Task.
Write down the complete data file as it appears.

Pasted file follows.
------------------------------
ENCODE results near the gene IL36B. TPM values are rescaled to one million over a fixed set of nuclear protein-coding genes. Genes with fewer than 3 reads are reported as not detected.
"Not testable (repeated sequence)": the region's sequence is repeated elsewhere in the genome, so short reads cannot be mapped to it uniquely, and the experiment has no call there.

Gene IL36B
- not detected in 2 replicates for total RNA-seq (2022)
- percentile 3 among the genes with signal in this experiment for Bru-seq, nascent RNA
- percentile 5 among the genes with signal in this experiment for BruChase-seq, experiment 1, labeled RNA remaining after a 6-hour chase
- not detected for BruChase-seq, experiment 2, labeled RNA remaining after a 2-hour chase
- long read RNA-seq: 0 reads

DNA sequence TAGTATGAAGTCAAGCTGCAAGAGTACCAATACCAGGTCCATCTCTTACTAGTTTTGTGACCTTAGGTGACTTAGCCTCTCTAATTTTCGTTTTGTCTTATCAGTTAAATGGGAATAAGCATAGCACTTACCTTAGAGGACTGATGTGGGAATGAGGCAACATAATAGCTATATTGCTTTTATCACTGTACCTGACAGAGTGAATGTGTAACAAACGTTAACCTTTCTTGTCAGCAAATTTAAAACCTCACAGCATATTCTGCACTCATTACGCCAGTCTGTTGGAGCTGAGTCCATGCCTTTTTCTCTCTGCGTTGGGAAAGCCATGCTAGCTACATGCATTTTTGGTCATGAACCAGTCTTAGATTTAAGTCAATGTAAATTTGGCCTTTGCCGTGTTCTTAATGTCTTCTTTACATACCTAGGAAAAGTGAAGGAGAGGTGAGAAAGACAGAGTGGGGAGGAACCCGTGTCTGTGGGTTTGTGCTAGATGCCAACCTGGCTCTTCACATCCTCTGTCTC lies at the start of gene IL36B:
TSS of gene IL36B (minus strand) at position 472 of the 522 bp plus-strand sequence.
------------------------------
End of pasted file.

ENCODE results near the gene IL36B. TPM values are rescaled to one million over a fixed set of nuclear protein-coding genes. Genes with fewer than 3 reads are reported as not detected.
"Not testable (repeated sequence)": the region's sequence is repeated elsewhere in the genome, so short reads cannot be mapped to it uniquely, and the experiment has no call there.

Gene IL36B
- not detected in 2 replicates for total RNA-seq (2022)
- percentile 3 among the genes with signal in this experiment for Bru-seq, nascent RNA
- percentile 5 among the genes with signal in this experiment for BruChase-seq, experiment 1, labeled RNA remaining after a 6-hour chase
- not detected for BruChase-seq, experiment 2, labeled RNA remaining after a 2-hour chase
- long read RNA-seq: 0 reads

DNA sequence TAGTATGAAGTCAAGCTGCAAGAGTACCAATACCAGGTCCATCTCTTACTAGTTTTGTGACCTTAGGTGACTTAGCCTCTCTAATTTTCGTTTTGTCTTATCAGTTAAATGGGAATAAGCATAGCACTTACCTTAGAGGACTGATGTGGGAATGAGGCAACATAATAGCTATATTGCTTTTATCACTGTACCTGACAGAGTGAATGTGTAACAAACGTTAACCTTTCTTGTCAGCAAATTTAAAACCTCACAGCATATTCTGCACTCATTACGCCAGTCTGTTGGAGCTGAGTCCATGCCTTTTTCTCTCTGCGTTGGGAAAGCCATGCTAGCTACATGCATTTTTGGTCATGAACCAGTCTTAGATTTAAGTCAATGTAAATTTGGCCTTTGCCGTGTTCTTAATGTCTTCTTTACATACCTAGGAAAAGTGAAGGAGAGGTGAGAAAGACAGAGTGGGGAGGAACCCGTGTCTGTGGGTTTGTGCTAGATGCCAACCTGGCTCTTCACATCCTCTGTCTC lies at the start of gene IL36B:
TSS of gene IL36B (minus strand) at position 472 of the 522 bp plus-strand sequence.